Jerry Lawson
Just A Mortal Man
Red Beet Records, RBR CD019, 48:23

CD Review by Hermon Joyner
May 1, 2015

Not too long ago, I wrote a piece here for The Americana Corner called Lady Gaga at the Oscars, or How I Came to Love Bluegrass Singing, and in that article, I talked about our society’s contemporary standards for singers and how the sound of most current vocalists is really more about the technologies used by the recording engineers than it is about the singers’ own natural abilities. So in a way, we are living in a time where the voice isn’t really all that important. What’s important is all the effects we can pile on top of a voice and how over-the-top we can get with videos and stadium extravaganzas. The role of the “great voice” now exists only in musical genres like jazz, bluegrass, and Americana, among a few others. But that’s okay, because people like Jerry Lawson and his new recording, Just A Mortal Man, is a brilliant example of that “great voice.” And when he sings, he is the epitome of old school.

Jerry Lawson was one of the founding members and the lead singer of The Persuasions, an a capella soul/street corner group from Brooklyn that began in the 1960s and is still going today, though Lawson retired from the group in 2003. Lawson is now 71 years old. Frank Zappa is credited with discovering them and even flew them to Los Angeles to record their first album, Acapella, in 1970. Just A Mortal Man also marks a first for Lawson; it’s the first recording he’s made with instrumental accompaniment.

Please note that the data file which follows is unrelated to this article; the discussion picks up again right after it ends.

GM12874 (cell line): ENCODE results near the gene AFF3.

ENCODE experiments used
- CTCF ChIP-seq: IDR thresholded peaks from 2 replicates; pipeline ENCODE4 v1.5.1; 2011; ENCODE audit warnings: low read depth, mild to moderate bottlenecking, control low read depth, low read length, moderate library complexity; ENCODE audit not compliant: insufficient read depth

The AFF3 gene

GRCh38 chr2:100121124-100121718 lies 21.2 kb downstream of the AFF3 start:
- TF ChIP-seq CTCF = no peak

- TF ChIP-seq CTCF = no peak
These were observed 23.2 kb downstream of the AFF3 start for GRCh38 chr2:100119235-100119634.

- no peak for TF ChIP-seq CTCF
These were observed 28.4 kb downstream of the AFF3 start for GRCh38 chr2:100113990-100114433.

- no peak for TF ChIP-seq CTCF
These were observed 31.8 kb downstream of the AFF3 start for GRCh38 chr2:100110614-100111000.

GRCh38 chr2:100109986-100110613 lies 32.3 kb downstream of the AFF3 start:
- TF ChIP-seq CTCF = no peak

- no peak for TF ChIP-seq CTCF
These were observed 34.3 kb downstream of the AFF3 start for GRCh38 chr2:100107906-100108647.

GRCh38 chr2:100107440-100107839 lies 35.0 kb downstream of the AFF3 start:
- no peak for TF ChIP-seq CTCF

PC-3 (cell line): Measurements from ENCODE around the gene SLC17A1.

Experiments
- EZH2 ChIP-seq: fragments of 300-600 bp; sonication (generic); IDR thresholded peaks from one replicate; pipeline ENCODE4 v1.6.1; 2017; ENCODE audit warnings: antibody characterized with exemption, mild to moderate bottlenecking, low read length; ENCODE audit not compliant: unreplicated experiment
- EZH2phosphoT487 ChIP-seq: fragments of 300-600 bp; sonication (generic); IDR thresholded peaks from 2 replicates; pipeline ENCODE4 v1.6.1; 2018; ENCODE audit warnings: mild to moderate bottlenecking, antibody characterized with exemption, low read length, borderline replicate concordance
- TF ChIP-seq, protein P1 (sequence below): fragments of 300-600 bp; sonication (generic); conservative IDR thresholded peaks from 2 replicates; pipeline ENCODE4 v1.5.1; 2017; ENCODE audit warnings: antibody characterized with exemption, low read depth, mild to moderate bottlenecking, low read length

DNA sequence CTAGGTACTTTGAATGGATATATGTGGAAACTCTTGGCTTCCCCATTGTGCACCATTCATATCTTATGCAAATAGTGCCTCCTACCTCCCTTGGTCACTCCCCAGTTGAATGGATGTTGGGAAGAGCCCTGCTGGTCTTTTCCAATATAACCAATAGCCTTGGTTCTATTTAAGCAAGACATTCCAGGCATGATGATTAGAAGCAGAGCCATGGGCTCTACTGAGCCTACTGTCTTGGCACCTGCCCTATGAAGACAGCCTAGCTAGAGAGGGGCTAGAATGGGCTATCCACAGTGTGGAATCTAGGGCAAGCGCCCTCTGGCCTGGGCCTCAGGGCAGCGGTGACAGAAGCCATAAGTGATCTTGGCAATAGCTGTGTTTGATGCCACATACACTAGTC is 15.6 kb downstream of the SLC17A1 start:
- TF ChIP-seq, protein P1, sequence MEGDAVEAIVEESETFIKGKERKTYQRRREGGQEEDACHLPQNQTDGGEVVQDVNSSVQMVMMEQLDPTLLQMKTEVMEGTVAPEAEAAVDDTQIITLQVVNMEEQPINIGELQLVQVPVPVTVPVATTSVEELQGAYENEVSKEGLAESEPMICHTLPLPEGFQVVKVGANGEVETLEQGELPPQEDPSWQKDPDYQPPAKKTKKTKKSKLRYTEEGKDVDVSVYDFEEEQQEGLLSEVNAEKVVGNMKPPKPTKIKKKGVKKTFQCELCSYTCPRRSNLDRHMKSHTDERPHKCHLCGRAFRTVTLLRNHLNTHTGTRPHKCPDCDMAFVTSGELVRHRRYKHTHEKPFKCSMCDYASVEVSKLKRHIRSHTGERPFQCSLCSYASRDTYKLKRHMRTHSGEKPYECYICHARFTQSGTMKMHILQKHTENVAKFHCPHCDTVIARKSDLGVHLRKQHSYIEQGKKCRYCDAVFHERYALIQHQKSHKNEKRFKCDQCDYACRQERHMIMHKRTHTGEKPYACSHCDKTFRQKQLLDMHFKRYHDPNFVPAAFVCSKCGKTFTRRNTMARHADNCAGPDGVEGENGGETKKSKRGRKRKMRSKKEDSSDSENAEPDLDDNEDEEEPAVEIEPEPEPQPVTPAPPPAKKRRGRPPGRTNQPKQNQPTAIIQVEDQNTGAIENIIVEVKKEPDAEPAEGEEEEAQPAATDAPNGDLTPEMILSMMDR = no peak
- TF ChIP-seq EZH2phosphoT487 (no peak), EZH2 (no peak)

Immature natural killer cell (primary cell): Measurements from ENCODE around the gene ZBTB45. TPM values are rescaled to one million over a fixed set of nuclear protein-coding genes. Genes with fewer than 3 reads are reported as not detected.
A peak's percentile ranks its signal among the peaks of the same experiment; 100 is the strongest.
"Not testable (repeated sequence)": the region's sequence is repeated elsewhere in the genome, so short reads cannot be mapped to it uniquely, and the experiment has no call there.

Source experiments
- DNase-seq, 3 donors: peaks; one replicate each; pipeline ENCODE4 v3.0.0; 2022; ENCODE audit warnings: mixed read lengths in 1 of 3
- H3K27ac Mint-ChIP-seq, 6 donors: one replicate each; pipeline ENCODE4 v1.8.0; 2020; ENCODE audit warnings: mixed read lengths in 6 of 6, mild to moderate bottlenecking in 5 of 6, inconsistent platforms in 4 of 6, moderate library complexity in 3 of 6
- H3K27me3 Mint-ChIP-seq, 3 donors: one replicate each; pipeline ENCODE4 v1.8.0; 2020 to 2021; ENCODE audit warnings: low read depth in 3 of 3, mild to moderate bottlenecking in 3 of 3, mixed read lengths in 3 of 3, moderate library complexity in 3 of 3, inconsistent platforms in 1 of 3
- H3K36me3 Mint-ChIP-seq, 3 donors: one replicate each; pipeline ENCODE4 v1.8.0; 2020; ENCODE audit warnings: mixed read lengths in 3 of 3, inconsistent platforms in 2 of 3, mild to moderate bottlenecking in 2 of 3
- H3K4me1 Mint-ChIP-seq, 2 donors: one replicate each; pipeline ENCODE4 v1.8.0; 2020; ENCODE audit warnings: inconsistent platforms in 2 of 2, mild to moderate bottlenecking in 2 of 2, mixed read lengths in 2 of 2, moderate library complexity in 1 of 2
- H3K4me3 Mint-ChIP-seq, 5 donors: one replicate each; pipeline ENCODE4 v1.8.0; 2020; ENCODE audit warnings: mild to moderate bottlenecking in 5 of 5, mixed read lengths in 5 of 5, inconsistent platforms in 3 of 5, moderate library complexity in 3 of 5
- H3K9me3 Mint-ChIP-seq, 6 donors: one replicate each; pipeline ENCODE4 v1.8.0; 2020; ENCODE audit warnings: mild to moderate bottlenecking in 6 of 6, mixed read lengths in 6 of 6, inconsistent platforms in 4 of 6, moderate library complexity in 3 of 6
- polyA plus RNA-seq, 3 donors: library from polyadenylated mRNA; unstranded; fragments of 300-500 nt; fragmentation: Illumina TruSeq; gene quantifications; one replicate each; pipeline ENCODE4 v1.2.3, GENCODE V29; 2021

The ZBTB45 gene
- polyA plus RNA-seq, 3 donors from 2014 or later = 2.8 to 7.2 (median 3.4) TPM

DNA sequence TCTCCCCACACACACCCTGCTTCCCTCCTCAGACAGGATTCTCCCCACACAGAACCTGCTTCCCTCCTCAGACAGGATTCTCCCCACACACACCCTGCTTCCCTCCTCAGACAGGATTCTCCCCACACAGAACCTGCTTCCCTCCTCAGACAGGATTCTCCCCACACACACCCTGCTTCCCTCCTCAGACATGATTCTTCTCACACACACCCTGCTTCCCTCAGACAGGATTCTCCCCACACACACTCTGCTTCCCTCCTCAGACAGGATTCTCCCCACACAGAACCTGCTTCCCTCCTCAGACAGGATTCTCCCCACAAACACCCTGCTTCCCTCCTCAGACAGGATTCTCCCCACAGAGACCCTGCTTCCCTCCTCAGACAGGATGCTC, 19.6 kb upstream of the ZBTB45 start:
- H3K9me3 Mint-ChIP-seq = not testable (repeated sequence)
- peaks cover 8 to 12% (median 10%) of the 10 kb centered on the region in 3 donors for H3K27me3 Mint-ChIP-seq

But Lawson is in good hands with producer Eric Brace and his Red Beet Records. Like all the efforts from this small label in East Nashville, this album is characterized by spotless recording techniques and perfectly balanced arrangements. And picking Jerry Lawson for a solo project is also in character for Brace and his record label. More than once he’s become the champion for great, but currently neglected and underused, musicians like Fayssoux, Mike Auldridge, Lloyd Green, and even Tom T. Hall, and helped them to get back in the public’s eye. As public tastes change, sometimes even the great performers fall out of fashion, but Brace goes out of his way to correct this and he deserves a lot of credit for his efforts.

So when it comes to Jerry Lawson and Just A Mortal Man, this is what we have. We hear a master at work. Though not a young man any more, Lawson’s voice still rings with power and conviction, though now it has been tempered and polished by life’s experiences. The result is a rich, smoky voice that at times can be moody and introspective, like in the song, “Time and Water,” and at other times he pulls out the stops and becomes a driving, energetic force in a song like “Never Been To Memphis.” Lawson apparently has the ability to make any song he sings sound like it’s coming directly from his heart. He makes every song personal and that’s not easy to do. Listening to his performance on the song, “Down On My Knees,” with its plaintive and raw cries of “Don’t leave me,” frankly gave me goosebumps. So like I said, this is a master at work here.

Jerry Lawson’s Just A Mortal Man is a first-rate effort that should pass the test of time, because it sounds like the classic it is. Highly recommended.


Song List: Peace Like A River; Time And Water; I’m Just A Mortal Man; Wine; Never Been To Memphis; In The Dark; Down On My Knees; Members Only; I Hope That Love Always Knows Your Name; Woman In White; Once In A While; Loving Arms; I’ll Come Running Back To You.